KATHLEEN TURNER is as confused as anyone about the heavenly detour her roles have taken lately.

She’s making her first appearance as a Roman Catholic nun when the play HIGH opens this month on Broadway. And, in a divine bit of coincidence, the actor best known for BODY HEAT and ROMANCING THE STONE also stars as a suburban mom striving to be named CATHOLIC WOMAN OF THE YEAR in a new film opening simultaneously at THE TRIBECA FILM FESTIVAL.

“For some reason this year it’s my year of Catholicism. Who knew?” said the actor in her rose filled dressing room at THE BOOTH THEATER where she’s putting the finishing touches on MATTHEW LOMBARDO’S play.

“I must confess that I don’t believe in any organized religion. I happen to think that they’re all men putting words in God’s mouth. That doesn’t work for me. But I certainly believe in belief and faith.”

The first of back to back devout Catholic roles has KATHLEEN playing SISTER JAMISON CONNELLY, a foul mouthed recovering alcoholic who is asked to treat a 19 year old crystal meth addict and prostitute.

The three character play explores the battle between addiction and faith as the nun tries to help a young man perhaps beyond forgiveness or redemption. It requires her to be devoid of glamour in shapeless clothing and a ponytail. The playwright had someone specifically in mind.

“When I was starting to get the idea of this play going — before I even put it on paper — I wanted a Kathleen Turner type,” MATTHEW LOMBARDO explained.

“I needed a broad to play this role.”

He got the perfect one — a Broadway veteran with a distinctive husky voice who has earned ACADEMY AWARD and GOLDEN GLOBE nominations. He also got an performer who was not afraid of dropping F bombs or showing a savage side.

“I am very drawn to women who simply just don’t accept how things are,” commented KATHLEEN.

“Don’t ask me to play a victim. It’s not going to work. I would stink at that. Give me a woman with a fight on her hands.”

She also brought something else to the feisty role that MATTHEW LOMBARDO only gradually learned: a familiarity with substance abuse. About a decade ago KATHLEEN admitted that she was abusing alcohol to calm the grinding pain of rheumatoid arthritis.

“I didn’t realize the extent I was self medicating. You know, I was in that strange place where I wouldn’t take pills because I was afraid they’d screw up my mind but I’d take another drink. And alcohol kills pain. It really does. When I realized how insane this thinking was, I checked myself into a clinic to figure out what was going on. And I learned a lot.”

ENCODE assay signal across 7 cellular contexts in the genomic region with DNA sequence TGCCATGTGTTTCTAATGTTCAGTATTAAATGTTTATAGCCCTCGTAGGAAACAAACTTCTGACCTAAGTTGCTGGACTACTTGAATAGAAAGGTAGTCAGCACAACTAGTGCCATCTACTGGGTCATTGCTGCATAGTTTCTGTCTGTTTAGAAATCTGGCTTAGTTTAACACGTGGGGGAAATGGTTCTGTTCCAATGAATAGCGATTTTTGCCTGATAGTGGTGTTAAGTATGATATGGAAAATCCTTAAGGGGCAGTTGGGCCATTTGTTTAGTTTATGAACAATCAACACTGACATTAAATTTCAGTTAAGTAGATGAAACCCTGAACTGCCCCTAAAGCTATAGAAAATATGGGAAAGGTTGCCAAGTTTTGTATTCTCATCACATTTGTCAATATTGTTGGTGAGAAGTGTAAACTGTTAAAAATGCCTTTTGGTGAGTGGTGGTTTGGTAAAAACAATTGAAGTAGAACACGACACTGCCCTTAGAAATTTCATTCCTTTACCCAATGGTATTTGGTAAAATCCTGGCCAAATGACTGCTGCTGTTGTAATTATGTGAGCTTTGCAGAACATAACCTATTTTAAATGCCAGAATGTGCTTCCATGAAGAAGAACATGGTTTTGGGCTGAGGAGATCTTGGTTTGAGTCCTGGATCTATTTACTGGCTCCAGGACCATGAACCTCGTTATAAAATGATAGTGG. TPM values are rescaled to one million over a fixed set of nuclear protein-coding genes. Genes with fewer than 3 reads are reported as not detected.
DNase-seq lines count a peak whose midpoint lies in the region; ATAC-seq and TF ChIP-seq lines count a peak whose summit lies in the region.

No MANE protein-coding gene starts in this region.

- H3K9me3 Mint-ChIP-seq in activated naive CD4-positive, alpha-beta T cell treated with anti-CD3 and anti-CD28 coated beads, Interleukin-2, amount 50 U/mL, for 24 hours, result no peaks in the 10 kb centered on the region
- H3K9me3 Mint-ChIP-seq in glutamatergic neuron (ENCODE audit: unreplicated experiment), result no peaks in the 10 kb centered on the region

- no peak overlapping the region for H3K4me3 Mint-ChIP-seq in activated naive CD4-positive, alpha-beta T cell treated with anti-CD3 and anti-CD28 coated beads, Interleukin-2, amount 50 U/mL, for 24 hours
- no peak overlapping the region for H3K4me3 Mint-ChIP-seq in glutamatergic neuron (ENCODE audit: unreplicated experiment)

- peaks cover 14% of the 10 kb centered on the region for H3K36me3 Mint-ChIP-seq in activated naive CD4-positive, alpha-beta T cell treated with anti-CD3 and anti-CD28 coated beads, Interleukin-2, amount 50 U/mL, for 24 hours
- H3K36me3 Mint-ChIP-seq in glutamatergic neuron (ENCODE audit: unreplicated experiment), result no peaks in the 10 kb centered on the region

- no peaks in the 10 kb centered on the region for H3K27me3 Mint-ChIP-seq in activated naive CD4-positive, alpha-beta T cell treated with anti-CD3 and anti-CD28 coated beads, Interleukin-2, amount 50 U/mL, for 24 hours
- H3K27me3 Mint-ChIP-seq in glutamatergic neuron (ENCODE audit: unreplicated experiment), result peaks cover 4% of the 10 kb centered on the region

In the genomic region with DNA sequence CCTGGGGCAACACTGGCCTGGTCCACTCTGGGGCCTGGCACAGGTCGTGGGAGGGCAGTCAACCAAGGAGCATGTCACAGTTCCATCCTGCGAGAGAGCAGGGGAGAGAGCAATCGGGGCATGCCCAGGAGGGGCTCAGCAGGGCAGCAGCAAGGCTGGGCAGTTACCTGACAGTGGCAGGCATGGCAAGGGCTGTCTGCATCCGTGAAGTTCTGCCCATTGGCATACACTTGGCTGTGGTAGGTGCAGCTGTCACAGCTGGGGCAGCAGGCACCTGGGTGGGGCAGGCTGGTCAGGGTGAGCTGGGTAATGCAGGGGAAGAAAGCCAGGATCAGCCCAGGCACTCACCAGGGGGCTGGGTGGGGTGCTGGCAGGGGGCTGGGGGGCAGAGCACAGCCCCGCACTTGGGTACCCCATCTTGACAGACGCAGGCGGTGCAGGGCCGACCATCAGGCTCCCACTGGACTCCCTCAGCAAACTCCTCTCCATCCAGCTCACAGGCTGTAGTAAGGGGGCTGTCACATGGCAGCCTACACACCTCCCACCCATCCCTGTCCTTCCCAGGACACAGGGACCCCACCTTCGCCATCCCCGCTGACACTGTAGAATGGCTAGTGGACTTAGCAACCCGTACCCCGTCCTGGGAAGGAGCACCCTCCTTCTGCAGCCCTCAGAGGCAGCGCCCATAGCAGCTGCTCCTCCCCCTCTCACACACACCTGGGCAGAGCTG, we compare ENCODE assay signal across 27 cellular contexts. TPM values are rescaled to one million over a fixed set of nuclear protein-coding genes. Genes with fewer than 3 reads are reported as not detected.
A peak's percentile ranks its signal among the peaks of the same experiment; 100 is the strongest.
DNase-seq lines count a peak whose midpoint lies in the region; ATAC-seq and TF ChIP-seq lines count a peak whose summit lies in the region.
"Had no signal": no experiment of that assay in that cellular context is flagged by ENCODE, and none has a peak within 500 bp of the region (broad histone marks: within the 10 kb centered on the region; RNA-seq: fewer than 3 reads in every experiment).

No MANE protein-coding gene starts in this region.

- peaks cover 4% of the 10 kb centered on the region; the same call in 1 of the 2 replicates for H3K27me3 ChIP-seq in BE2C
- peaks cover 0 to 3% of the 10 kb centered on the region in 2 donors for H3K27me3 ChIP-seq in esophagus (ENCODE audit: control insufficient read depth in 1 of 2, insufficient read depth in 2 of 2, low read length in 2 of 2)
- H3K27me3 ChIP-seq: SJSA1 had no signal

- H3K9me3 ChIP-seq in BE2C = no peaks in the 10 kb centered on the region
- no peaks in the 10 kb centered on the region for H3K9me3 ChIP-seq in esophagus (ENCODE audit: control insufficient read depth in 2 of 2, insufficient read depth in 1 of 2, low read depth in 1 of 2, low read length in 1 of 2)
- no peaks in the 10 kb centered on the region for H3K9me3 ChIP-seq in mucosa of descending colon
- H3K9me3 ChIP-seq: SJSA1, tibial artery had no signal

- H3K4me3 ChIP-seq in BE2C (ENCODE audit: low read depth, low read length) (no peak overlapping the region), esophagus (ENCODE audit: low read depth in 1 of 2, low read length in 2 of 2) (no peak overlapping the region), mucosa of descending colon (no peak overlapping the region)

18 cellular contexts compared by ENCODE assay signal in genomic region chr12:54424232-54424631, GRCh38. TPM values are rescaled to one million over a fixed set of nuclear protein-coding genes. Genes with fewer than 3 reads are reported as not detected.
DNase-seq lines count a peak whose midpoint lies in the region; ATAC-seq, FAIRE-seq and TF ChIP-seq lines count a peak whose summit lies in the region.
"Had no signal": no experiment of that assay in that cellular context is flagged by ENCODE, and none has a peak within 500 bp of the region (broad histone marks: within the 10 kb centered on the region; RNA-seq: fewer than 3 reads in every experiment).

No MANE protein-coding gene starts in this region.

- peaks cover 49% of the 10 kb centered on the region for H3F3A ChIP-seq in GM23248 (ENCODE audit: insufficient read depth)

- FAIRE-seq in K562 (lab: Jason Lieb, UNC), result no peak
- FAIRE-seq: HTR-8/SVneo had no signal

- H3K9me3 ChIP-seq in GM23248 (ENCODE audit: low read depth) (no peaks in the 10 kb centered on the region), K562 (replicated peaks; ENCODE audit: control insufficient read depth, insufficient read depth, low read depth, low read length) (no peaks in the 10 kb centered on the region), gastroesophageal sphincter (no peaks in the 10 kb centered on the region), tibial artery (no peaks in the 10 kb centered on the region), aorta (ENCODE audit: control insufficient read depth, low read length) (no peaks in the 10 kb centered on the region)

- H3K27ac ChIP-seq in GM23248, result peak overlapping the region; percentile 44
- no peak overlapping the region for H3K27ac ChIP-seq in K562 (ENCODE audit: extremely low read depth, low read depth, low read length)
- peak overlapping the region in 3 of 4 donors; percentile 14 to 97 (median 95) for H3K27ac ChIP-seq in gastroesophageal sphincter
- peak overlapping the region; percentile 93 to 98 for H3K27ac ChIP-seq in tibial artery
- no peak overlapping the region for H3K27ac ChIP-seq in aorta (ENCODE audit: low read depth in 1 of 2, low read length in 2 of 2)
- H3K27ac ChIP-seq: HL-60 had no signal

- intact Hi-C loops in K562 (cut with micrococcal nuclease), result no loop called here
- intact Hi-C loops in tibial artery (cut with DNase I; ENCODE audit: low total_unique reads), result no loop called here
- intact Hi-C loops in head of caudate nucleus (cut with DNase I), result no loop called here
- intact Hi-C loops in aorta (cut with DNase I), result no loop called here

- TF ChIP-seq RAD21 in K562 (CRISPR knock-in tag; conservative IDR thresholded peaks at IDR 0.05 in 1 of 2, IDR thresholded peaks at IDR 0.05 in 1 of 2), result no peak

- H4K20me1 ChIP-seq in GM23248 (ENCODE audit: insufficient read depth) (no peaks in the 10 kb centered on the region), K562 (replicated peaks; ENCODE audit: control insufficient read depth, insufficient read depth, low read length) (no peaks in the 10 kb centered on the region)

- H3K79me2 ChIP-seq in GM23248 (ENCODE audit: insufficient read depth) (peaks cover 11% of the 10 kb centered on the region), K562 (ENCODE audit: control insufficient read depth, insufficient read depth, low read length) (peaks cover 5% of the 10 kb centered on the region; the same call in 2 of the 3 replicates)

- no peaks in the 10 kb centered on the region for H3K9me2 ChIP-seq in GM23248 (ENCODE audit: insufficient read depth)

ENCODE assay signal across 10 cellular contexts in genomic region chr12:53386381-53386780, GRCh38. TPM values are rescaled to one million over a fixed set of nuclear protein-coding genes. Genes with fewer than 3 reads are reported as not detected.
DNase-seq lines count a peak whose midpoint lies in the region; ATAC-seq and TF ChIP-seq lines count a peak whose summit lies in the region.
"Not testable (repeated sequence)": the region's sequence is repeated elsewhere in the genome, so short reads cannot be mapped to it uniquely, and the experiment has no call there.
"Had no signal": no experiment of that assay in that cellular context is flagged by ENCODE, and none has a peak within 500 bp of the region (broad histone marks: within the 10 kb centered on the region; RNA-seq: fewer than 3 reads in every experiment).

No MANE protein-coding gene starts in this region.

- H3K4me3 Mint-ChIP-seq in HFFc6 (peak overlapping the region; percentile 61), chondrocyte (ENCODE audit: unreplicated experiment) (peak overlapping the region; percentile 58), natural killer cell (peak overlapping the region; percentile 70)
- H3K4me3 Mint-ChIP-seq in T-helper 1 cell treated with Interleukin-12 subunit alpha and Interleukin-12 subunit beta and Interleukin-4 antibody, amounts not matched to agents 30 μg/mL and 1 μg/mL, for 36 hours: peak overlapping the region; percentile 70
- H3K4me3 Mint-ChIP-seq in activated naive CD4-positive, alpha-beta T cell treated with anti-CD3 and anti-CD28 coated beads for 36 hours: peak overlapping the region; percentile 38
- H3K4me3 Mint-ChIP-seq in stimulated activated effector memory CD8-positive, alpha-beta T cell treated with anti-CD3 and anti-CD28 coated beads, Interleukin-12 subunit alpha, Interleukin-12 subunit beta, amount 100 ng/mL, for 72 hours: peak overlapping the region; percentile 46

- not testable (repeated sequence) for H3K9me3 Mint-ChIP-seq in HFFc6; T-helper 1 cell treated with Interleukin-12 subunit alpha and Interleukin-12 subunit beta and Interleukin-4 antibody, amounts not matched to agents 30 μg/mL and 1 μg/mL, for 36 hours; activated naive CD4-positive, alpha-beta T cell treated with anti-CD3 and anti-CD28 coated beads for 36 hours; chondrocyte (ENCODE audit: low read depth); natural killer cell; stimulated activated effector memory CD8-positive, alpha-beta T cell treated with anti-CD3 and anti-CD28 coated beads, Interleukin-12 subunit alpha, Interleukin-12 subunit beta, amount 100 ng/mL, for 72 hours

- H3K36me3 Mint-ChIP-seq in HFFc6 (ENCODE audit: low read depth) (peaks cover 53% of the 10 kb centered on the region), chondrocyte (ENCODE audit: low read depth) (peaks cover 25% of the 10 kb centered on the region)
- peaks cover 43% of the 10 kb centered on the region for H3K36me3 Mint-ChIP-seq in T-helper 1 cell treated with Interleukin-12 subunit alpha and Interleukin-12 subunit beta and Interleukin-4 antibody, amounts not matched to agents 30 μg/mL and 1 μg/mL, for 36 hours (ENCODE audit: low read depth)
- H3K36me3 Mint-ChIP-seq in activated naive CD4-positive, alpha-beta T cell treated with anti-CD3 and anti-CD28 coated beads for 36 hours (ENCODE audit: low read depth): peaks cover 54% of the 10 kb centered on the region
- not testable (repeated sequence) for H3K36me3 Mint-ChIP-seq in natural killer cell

KATHLEEN took HIGH on a pre Broadway tour — there were workshops in Hartford, Connecticut, Cincinnati and St. Louis — and she learned she wasn’t alone. From hundreds of audience members who stayed to chat after performances came tales of families torn apart by addiction.

“I’m starting to think we have a huge national dirty little secret here,” she stated.

Her own addiction may have helped her get in touch with the emotions associated with substance abuse, but KATHLEEN dismissed the suggestion that being an addict is a requirement for the part.

“I’ve played hookers but I’ve never been out on Hollywood Boulevard, OK?” she said, laughing.

The play marks her first return to Broadway since her 2005 TONY AWARD nominated spin in WHO’S AFRAID OF VIRGINIA WOOLF. Her other notable Broadway roles include MRS. ROBINSON in THE GRADUATE in 2002 and MAGGIE in CAT ON A HOT TIN ROOF in 1990.

When she was playing MRS. ROBINSON on stage, KATHLEEN famously appeared nude. This time, the clothes stay on even if playing SISTER JAMISON CONNELLY has meant a different kind of stripping.

“It’s so intensely personal that it feels very, very, very vulnerable. I don’t know how to shield myself from some of that material, which is good and is essential for the material to work, but it’s hard. If you’ve ever had a phobia about like standing up naked in front of everybody, that’s what it feels like.”

KATHLEEN has also been focusing on one person shows, including SANDRA RYAN HEYWARD’S TALLULAH and portraying newspaper columnist MOLLY IVINS in RED HOT PATRIOT, which she debuted in Philadelphia last year and hopes to tour with next year. She also made time to play a Catholic mom with a secret in the new independent film THE PERFECT FAMILY, costarring EMILY DESCHANEL and JASON RITTER.

KATHLEEN has found more roles in the theatre as big film projects dry up and has been nurturing HIGH for almost two years as it made its way to Broadway. MATTHEW LOMBARDO said that she turned down any special treatment along the way, declining to stay at five star hotels if it meant breaking up the team.

“She just wanted to be with the company. It’s rare that you find an actress who’s willing to do that kind of work. What makes her different from the rest is that she understands the creative process. How many actresses of her calibre would schlep through three cities?”

KATHLEEN said that she did it because she’s growing sick of revivals and happy to champion good new works.

“I’m thrilled at the thought that I’m helping to place a new piece in the library.”

And after years of safe choices on Broadway, she thinks better, riskier times are ahead. Along with HIGH, she loved DAVID LINDSAY ABAIRE’S darkly comic new play GOOD PEOPLE and laughed out loud with her daughter at THE BOOK OF MORMON.

“I think people are getting their guts back.”




  1. But I certainly believe in belief and faith.

    i don’t even believe in that…

  2. I think everyone has to believe in something, glimby.

    It can make a dramatic difference in your life. You could always explore some avenues when you’re ready.

    Maybe consider some brand new possibilities at some point down the road.

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